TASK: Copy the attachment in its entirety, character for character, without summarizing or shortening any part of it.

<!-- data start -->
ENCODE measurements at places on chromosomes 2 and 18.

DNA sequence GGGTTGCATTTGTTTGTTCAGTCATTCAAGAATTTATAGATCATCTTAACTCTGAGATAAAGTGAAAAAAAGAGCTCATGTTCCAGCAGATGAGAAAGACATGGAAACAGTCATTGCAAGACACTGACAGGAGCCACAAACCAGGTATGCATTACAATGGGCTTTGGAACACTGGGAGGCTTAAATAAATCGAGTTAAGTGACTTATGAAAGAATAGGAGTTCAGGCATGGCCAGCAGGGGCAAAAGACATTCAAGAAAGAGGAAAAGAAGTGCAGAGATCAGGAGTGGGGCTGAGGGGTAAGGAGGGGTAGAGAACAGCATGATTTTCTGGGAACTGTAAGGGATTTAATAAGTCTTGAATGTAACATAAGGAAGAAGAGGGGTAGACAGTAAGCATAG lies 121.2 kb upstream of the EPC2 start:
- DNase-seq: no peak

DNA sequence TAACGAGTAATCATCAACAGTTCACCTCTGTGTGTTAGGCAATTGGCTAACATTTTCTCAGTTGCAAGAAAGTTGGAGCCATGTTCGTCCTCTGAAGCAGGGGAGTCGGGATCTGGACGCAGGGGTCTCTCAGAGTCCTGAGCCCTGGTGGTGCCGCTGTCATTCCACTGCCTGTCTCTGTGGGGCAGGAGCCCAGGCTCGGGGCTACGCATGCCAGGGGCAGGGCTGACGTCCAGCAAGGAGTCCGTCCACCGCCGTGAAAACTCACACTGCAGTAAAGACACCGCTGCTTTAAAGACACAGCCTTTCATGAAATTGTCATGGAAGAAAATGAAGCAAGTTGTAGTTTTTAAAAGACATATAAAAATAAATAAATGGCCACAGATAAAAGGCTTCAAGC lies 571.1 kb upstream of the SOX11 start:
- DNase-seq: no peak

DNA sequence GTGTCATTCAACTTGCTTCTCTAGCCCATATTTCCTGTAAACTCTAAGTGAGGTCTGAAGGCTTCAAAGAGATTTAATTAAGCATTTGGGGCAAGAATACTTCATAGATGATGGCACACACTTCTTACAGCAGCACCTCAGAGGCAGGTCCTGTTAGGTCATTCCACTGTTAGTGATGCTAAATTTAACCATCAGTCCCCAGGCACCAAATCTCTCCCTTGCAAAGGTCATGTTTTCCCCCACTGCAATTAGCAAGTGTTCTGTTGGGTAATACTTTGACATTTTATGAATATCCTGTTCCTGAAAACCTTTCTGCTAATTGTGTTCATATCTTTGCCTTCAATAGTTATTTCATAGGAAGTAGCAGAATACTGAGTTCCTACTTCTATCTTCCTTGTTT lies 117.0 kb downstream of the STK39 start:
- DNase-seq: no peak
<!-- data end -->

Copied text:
ENCODE measurements at places on chromosomes 2 and 18.

DNA sequence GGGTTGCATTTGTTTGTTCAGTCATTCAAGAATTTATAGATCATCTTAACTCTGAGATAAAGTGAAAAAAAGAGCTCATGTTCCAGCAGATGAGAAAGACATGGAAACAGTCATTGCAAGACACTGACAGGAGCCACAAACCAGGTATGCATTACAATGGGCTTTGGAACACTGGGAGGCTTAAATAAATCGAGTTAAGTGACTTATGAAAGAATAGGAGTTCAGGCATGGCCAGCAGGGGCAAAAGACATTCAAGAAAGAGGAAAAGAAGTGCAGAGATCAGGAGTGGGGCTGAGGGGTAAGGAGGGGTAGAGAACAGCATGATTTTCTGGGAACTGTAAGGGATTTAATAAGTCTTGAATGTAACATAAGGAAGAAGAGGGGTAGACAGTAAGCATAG lies 121.2 kb upstream of the EPC2 start:
- DNase-seq: no peak

DNA sequence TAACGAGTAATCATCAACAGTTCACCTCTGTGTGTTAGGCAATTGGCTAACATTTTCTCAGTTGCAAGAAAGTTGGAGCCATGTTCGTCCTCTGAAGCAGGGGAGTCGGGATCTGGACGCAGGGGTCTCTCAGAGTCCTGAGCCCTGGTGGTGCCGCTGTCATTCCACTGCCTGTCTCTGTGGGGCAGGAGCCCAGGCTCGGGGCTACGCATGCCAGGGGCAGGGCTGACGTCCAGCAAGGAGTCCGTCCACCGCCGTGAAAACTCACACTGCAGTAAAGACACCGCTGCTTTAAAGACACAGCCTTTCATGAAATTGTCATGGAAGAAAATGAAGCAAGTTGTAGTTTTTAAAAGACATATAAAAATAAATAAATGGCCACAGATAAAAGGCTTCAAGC lies 571.1 kb upstream of the SOX11 start:
- DNase-seq: no peak

DNA sequence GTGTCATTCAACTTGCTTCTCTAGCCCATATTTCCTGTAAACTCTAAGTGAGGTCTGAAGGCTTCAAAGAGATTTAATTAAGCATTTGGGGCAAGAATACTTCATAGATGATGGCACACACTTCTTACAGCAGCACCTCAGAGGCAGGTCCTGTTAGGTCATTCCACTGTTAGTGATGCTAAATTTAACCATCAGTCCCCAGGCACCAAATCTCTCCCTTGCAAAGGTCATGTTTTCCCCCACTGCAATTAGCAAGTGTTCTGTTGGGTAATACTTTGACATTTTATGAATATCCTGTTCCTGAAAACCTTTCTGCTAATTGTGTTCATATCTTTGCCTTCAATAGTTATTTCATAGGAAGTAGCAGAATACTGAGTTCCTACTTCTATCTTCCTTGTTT lies 117.0 kb downstream of the STK39 start:
- DNase-seq: no peak